It occurred to me this morning why being a Biblical procrastinator isn’t wise for me. As I read the Bible, my goal each year is not necessarily to read every book, chapter, and word. Some years I want to read very slowly, maybe read the same chapter three separate times in a day, to try and see what I’ve been missing in certain books and sections of Scripture. Some years I do my best to consume large chunks, to try and grasp the “big picture”, over-arching themes that can get lost in the minutia. There’s no magic formula for which I am going to do year to year, but usually around November i’ll start trying to decide how I’m going to approach the Scriptures for the next twelve months.
This year, as it happens, I am looking to read the entire book. As a rule over the last few years, I haven’t been as concerned with tracking my progress via chapters read as much as by seeing the Bible in terms of books. I set a goal to read a certain book by a certain time. How I go about doing that is different depending on the layout and length of the book. I find it silly to think that I should stop reading Philippians with one chapter remaining (in the classic three chapter per day format); some books should be read in one or two sittings regardless of length.
I offer all of that backdrop simply to say this: when I read through the Bible non-chronoligically, I tend to succumb to the temptation to leave three books till the end every time. Those three books: Isaiah, Jeremiah, and Ezekiel. They are long, cumbersome, and in many places almost unintelligible to me. So much context has to be understood to even capture the simple essence of some sections that I easily get lost and bogged down. Granted there are oasis’ of beauty and promise and hope throughout all of them, but I find those passages to be like streetlights that illuminate a small circle of the road as I am trying to walk through a strange neighborhood.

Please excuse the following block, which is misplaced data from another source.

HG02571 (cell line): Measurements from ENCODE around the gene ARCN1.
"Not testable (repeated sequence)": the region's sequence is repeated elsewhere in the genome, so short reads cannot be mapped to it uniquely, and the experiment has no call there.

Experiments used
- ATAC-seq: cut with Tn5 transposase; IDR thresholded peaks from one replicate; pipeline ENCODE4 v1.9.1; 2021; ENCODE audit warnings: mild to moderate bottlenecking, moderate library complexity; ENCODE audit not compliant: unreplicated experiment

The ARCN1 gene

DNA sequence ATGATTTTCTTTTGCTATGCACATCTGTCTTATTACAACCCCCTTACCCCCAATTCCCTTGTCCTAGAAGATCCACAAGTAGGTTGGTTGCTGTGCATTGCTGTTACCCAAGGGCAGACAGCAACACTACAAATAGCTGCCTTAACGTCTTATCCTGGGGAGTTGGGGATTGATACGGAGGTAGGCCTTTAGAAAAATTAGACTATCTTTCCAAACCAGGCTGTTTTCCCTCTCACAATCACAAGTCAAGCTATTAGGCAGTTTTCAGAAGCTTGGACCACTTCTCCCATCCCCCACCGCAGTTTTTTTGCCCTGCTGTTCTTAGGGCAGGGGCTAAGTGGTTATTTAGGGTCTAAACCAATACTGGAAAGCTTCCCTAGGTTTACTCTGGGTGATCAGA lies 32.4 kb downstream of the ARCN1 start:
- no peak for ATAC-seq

After reading the last couple of days about the numerous oracles concerning God’s judgments on foreign lands, I found myself this morning without much tangible encouragement to show for my toil. I couldn’t land a finger on a verse or a sentence that really blazed out of the darkness to create a topic to meditate on or write about. And then I realized that this realization, perhaps, was the point.
The thought is nor original with me, but as I look back across the landscape of my life there are very few meals that I can remember eating. Very few main courses stick out in my mind. Very few dessert choices emerge as I try and return to the thousands of meals that I have consumed over the span of my days. But what I know for a fact, as is evidenced by the reality that I am still here, is that I did eat something for the majority of my days over the last thirty-five years. I don’t have to remember what it was, and really, I didn’t have to like it at the time of consumption, in order for it to have sustained my life. In a bizarre irony, I am alive today because of a thousand things that I consciously participated in but have no recollection of.
I can’t help but think of some of these seasons of reading in the same way. I don’t always have incredibly memorable thoughts or insights into the things I read. I don’t always have earth-shaking, life-altering moments with the text for the day. But what I do believe, fully and wholly, is that over the course of my Christian life, as I have followed Christ, I have been nourished and sustained and kept alive by things that are largely forgettable. The truth is, for me anyway, I am still Christian because of a thousand things that were not very exciting. True, I remember most of the meals I ate in Italy thirteen years ago on vacation, but those dozen lunches and dinners were obviously not enough to keep me alive until now. They had their place on those days. Similarly, I remember some chapters I’ve read and sermons I’ve heard (and less that I’ve preached), that I will never forget. But those memorable times were sustenance for their season and could not keep me alive and vibrant and healthy in my spirit for any longer than those moments.
So friends, I encourage you, if you are reading things that don’t make sense in passages that aren’t discernable, in books that seem distant, just keep reading. The chicken sandwich you ate when you were twelve didn’t make that much of an impact either but it was a link in the chain that got you this far.